WHO OWNS THE BATTLESHIP?
The Battleship NORTH CAROLINA (BB55) became permanently berthed in Wilmington in 1961. The State of North Carolina and the Navy have a contractual arrangement regarding the Battleship. The Navy retains proprietary interest in the ship in perpetuity, thus establishing the Battleship as a U.S. Navy heritage asset. The contract with the Navy requires the State of North Carolina to maintain the Battleship in good condition for visitors. The U.S. Navy conducts a thorough annual inspection for compliance.
WHO IS RESPONSIBLE FOR MAINTAINING THE BATTLESHIP?
The governor appoints an 18-member commission to govern the Battleship. The commission sets policy, approves the annual budget, and determines short and long range goals. The Friends of the Battleship serves as the official 501(c)3 fundraising arm of the ship. Make tax-deductible gifts payable to the Friends of the Battleship. The NC Department of Cultural Resources provides input to the Battleship’s operations and programs. The Department oversees cultural and historic sites statewide representing significant educational and tourism resources.
WHO BROUGHT THE BATTLESHIP TO WILMINGTON?
The “Save our Ship” campaign co-chaired by Governor Terry Sanford, former Governor Luther Hodges, James S. Craig, and Hugh Morton worked with many others to bring the Battleship here through the Save Our Ship Campaign. The campaign was highlighted by widespread participation of school children across North Carolina contributing dimes and nickels.
WHO COMMANDS THE BATTLESHIP?
Captain Terry Bragg, USN (Ret) serves as executive director. Captain Bragg enjoyed a 30-year career that included commanding a guided missile frigate and later a destroyer squadron in the Pacific Fleet. He is a native of nearby Jacksonville, NC.
HOW IS THE BATTLESHIP SUPPORTED ANNUALLY?
The state legislature established the Battleship as a self-supporting enterprise. Therefore, the Battleship receives no state or federal operating support. The Battleship’s $3 million annual operating budget derives from ticket and gift shop sales, space rentals, events, charitable donations, and corporate sponsors. Over one-quarter million visitors explore the Battleship or visit Battleship Park each year.
WHAT PAST CAPITAL PROJECTS HAVE BEEN COMPLETED AND HOW ARE THEY FUNDED?
The Battleship relies on a public-private partnership of generous individual, corporate, foundation, and community donors to fund capital repairs or improvements. The successful Operation Shipshape completed in 2000 provides an important example of this partnership. Chaired by BB&T CEO Kelly King, Operation Shipshape raised critically needed funds to make repairs to the Battleship’s decking and bow. Starboard bow repairs were completed in November 2011.
WHAT CAPITAL NEEDS DOES THE BATTLESHIP HAVE TODAY?
The Battleship’s hull has critical structural issues that must be addressed immediately. Since coming to her berth in 1961, more than 50 years of wind and water at the tide line have left the hull paper-thin in places. Her last major dry docking and repair work was done in 1953. She is sitting in 30 feet of river silt, but this silt has actually helped to preserve the bottom better than at the wind-water line.
The establishment of an Education Department will provide the critical leadership needed to enable the Battleship to reach her fullest potential as a creative teach tool. Qualified museum educators will develop exciting STEM (science, technology, engineering and math) programs meeting state and national curriculum requirements in addition to continuing the ship’s role in teaching the lessons of history and inspiring civic duty to future generations of North Carolinians.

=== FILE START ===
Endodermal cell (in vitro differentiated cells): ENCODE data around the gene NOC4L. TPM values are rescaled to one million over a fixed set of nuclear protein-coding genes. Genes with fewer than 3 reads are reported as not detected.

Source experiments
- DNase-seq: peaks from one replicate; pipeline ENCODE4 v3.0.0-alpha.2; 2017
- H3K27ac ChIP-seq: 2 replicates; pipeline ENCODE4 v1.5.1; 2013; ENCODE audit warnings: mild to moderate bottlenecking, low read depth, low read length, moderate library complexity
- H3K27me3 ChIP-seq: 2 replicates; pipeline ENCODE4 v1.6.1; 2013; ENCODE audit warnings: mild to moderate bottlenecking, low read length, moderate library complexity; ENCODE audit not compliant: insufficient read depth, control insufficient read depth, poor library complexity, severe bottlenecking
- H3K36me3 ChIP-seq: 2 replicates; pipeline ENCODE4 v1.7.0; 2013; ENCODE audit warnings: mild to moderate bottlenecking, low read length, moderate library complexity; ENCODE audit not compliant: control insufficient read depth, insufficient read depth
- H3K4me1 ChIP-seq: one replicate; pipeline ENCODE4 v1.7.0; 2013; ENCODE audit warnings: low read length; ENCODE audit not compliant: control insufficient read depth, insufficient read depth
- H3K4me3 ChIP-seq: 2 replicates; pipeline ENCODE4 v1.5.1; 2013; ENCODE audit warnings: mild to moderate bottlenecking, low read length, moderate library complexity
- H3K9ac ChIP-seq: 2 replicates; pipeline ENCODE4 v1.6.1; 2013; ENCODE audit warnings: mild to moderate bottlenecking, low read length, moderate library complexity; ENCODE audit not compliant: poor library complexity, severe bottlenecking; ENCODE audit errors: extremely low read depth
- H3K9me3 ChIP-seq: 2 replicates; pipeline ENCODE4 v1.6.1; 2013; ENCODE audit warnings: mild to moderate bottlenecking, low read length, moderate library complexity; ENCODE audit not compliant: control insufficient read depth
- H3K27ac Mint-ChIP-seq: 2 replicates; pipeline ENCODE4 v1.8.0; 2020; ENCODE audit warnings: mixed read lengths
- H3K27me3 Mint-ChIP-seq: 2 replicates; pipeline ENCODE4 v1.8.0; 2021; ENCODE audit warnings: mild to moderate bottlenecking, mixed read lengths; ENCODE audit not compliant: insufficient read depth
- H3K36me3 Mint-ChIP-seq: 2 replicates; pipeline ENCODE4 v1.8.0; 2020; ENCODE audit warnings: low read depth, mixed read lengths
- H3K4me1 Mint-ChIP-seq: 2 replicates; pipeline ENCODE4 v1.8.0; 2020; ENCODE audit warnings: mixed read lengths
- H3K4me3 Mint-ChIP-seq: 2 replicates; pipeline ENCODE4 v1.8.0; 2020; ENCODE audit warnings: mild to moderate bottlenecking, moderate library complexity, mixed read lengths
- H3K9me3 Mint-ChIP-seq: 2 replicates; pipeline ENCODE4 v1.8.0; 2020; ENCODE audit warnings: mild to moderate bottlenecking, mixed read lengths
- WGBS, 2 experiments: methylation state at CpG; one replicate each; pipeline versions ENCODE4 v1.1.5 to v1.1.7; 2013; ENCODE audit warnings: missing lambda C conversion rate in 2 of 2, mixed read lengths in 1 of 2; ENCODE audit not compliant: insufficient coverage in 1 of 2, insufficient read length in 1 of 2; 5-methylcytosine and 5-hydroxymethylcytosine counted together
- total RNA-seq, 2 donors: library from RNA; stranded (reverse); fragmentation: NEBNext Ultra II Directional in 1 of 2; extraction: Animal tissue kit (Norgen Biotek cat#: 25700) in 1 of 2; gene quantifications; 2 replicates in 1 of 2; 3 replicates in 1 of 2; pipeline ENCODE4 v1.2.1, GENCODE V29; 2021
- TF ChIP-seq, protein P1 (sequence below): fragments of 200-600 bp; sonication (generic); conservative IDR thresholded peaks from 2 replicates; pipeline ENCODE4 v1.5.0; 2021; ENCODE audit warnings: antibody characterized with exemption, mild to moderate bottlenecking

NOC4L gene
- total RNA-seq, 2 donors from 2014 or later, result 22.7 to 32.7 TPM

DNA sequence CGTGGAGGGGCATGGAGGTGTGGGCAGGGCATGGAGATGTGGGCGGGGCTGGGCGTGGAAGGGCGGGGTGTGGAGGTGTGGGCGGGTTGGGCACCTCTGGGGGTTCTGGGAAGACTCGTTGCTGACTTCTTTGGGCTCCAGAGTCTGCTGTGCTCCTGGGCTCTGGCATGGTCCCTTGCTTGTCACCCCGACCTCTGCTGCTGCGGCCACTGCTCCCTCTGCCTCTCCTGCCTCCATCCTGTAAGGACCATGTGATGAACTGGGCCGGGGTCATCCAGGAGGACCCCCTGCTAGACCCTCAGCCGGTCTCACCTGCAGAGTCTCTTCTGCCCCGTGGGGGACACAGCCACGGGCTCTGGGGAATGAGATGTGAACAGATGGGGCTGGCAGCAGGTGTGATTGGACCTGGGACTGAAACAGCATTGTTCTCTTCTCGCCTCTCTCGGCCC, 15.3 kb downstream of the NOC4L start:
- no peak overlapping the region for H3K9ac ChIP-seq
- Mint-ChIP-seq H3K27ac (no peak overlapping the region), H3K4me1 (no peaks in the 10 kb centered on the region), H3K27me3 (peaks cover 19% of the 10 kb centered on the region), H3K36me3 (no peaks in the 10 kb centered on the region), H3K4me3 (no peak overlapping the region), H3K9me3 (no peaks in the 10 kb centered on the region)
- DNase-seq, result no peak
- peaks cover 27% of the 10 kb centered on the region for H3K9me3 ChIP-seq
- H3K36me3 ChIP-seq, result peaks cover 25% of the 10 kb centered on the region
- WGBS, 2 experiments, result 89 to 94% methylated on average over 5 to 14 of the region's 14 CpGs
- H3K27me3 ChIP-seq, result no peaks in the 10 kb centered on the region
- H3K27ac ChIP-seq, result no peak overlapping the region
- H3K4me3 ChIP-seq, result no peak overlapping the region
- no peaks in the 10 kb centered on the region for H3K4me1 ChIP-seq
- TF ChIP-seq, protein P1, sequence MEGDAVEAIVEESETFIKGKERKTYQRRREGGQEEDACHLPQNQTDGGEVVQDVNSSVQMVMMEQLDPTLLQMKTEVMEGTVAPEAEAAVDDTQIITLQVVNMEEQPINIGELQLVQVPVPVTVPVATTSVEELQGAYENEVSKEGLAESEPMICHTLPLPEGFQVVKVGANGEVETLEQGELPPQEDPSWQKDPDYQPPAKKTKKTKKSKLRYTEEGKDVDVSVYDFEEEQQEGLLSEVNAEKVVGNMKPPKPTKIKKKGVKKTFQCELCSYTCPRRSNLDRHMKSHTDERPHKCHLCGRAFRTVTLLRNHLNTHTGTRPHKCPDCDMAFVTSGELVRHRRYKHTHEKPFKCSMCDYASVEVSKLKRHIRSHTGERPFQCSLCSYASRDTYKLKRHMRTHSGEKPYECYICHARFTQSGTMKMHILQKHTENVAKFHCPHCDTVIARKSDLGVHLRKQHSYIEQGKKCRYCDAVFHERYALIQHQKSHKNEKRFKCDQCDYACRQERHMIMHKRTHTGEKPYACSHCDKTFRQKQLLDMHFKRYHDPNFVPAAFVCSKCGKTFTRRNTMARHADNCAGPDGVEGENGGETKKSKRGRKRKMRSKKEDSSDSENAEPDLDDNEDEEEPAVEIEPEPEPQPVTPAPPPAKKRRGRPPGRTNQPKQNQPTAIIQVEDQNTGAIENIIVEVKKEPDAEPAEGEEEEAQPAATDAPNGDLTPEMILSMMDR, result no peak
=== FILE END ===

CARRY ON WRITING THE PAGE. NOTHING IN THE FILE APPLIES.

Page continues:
HOW WILL REPAIRS BE MADE? WHAT’S A COFFERDAM?
cof•fer•dam: A watertight enclosure that is pumped dry to expose the bottom of a body of water so that ship or marine construction and repair may be undertaken.
A cofferdam provides a wide wall around the ship. Water will be pumped out of the enclosed area, creating a dry workspace for hull repairs.
The proposed towing to Norfolk for repair proved risky and costly. Repair of the ship on site is an incredible win-win. The ship continues to generate revenue, serve in her memorial and educational roles, and continue as a strong regional economic and tourism generator.
WILL CHARLIE THE ALLIGATOR AND THE WILDLIFE ON EAGLES ISLAND BE AFFECTED?
Most of our critters live in the marsh area outside the planned cofferdam area. The ship is committed to preserving and protecting wildlife.
WHO IS PAYING FOR THESE URGENT REPAIRS? – THE GENERATIONS CAMPAIGN
The Battleship will rely again on a public-private partnership to fund its hull repairs and educational improvements, anticipated to be $17 million total. We will seek the support of individuals, corporations, foundations, and organizations statewide and nationally to fund this need.
WHAT’S THE TIMELINE OF THE GENERATIONS CAMPAIGN?
A leadership gift phase was launched in 2012 seeking support of statewide leaders and a substantial portion of needed contributions. A public gift phase followed inspiring broad support of all generations much like the famous call to Save Our Ship inspired a generation to bring our proud namesake home.
HOW DO I MAKE A GIFT TO THE GENERATIONS CAMPAIGN?
There are different ways you can give.
1.) Mail a check to:
The Friends of the Battleship NORTH CAROLINA
P.O. Box 480
Wilmington, NC 28402
(Please note “Generations Campaign” on the memo line)
2.) Visit the Battleship for an onsite donation. If you have further questions on pledges or other ways to give, contact Captain Terry Bragg, USN (Ret.) at the Battleship.